Majalla - London
Carla Bruni-Sarkozy, former supermodel, French pop star, mother of two, wife of former President Nicolas Sarkozy, was never a typical first lady — even for a country where that title is not an official designation.
Bruni was born in Italy into a family of wealthy Italian industrialists and moved to France at the age of seven. In the late 1980s, Bruni was a muse for clothing designers such as Gianni Versace. Her most memorable fashion campaigns had her depicting a glamorous Amazon of sorts, sporting looks which reflected a very 1980s socio-economical mindset—one that pushed the idea of power dressing for working women in an era of excess. After becoming one of the world’s highest-paid catwalk stars and walking the runway for nearly a decade, she left modelling behind to make music. She wrote several songs for Julien Clerc that were featured on his 2000 album, Si j'étais elle. Her 2003 debut album—Quelqu’un m’a dit—pushed her own left-leaning agenda; on the song “Tout le monde,”she considers the value of socialism. It eventually spent thirty-four weeks in the top 10 of the French Albums Chart. Bruni won the Victoire Award for Female Artist of the Year at the 2007 Victoires de la Musique. The same year, Bruni released her second album, No Promises.
When she married Mr. Sarkozy in 2008 following a whirlwind romance of just 80 days. — a move that both astonished and semi-scandalized the French (there was speculation that their whirlwind romance and union were a contractual arrangement for publicity purposes) — and moved directly into the presidential home and within a few days the Left-leaning Carla made it clear that she would maintain her singing career while supporting her new husband in his official duties. She soon turned into a devout conservative wife who shared her husband’s Right-wing views on almost everything. She continued to write and record songs, and released her third album, Comme si de rien n’était, (“As If Nothing Happened”) that summer — just as her husband’s popularity was slumping in reaction to his proposed economic reforms.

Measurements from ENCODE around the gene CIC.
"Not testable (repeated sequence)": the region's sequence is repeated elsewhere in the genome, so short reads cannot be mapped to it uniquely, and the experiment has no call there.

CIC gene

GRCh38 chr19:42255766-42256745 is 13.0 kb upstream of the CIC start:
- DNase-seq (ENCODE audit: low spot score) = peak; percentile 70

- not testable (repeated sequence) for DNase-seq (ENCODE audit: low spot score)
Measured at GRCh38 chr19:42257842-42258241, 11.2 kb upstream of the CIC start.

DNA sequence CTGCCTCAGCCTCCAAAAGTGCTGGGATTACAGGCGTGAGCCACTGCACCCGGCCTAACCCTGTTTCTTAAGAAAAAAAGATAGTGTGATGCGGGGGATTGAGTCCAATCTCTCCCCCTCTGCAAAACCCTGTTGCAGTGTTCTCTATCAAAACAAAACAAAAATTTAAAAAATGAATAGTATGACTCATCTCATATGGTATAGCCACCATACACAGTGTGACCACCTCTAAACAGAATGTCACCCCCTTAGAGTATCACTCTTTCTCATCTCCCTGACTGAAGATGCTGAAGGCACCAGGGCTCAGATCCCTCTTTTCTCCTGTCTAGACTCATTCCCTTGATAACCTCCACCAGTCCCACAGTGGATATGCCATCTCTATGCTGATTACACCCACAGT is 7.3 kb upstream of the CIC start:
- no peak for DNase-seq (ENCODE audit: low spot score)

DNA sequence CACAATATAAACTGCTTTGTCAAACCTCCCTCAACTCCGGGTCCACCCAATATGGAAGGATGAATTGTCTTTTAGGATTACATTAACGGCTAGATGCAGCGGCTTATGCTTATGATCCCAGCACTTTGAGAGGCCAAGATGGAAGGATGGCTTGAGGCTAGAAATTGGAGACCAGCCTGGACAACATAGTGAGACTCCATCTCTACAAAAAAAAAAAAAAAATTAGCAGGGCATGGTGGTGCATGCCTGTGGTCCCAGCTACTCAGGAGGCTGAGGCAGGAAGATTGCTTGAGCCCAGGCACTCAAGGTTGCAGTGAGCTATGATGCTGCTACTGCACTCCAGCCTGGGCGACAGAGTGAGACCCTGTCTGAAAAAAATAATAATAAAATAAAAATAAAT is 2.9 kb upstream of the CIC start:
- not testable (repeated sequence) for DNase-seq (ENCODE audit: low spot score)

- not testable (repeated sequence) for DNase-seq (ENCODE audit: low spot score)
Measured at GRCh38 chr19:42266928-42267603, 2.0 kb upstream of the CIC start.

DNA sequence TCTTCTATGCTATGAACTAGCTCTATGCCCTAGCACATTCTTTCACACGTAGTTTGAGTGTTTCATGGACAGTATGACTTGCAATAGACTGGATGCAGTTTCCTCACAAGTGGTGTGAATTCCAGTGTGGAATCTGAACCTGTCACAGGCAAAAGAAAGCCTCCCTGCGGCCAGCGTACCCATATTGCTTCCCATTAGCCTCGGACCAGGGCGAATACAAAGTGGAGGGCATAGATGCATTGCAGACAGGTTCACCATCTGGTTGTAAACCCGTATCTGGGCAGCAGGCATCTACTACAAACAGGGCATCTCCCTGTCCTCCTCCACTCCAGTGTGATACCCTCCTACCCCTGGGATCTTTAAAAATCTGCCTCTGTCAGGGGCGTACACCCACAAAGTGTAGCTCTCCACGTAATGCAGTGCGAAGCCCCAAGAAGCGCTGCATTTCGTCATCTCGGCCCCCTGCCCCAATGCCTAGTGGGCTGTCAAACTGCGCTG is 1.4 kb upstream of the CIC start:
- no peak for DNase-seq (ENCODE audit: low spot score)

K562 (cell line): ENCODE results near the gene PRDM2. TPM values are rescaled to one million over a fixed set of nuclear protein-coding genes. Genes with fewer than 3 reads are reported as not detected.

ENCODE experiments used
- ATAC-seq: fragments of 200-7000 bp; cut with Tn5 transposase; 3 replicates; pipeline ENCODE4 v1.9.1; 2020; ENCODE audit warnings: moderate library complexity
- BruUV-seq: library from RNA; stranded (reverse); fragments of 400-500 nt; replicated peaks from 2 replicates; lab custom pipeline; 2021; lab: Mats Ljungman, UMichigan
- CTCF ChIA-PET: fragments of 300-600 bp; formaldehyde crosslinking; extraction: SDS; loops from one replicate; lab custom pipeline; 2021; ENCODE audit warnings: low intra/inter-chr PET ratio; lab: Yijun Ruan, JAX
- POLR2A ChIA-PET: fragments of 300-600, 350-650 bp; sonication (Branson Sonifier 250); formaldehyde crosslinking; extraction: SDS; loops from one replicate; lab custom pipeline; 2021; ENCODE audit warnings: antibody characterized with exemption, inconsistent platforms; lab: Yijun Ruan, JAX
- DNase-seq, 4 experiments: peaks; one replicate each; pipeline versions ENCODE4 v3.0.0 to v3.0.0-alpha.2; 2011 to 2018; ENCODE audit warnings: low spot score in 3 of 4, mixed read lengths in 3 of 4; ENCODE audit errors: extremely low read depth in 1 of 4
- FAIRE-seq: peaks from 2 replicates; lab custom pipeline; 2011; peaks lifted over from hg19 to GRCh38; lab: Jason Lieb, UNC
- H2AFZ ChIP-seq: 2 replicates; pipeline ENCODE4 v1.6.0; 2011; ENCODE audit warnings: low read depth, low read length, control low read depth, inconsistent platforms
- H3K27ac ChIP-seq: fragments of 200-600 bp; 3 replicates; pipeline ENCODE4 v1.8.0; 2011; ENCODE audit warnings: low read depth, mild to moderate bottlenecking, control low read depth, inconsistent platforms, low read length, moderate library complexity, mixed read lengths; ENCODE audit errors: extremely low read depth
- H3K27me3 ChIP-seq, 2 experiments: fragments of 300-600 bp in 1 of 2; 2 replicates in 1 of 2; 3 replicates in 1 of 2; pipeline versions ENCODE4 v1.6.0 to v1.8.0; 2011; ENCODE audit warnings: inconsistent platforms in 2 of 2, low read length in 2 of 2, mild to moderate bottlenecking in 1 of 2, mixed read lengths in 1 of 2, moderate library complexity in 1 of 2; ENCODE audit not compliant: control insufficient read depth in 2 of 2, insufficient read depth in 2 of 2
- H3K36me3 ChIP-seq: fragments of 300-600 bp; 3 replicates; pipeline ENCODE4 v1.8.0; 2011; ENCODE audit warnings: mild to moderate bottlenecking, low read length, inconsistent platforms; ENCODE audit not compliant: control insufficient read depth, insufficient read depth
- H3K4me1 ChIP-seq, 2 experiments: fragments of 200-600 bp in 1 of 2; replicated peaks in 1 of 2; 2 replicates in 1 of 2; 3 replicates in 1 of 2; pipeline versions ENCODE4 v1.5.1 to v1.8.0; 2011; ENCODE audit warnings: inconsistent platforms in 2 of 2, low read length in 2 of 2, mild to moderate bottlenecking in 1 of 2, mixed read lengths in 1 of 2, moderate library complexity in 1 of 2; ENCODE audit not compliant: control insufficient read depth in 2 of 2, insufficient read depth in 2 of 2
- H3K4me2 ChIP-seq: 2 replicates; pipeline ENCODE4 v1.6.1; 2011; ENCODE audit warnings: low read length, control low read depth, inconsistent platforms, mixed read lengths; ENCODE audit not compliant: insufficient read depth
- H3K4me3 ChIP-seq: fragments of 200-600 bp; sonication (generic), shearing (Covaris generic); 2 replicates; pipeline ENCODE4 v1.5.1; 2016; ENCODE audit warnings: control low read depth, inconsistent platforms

While her style and looks impressed everybody during an early trip to meet the Queen in Windsor, much was also made of her long list of celebrity ex-lovers including Mick Jagger and Eric Clapton. This set the tone for a controversial year which saw Carla make an impassioned television denial that she was making political decisions. It followed weeks of speculation that she has growing influence on the president, deciding on everything from ministerial firings to which personal trainer he uses.
As first lady, Bruni used her voice to criticize Pope Benedict XVI’s stance on HIV/AIDS and publicly denounced Iran’s decision to sentence Sakineh Mohammadi Ashtiani, an Iranian woman who was charged with adultery, to death by stoning.
She stepped up her life in the limelight after Mr Sarkozy lost the May 2012 presidential election to his Socialist rival. Her entry into the debate about women’s place in society in 2012 raised some eyebrows. She declared “We don’t need to be feminist in my generation.” Instead she suggests a woman’s place is in the home with her children. Her typically forthright declarations did not go down well with feminists, or those from less privileged backgrounds.
In 2017, at age 49, Bruni returned to the recording studio—with a new album called French Touch, which features 11 stripped-down, folk-flavoured songs performed in English.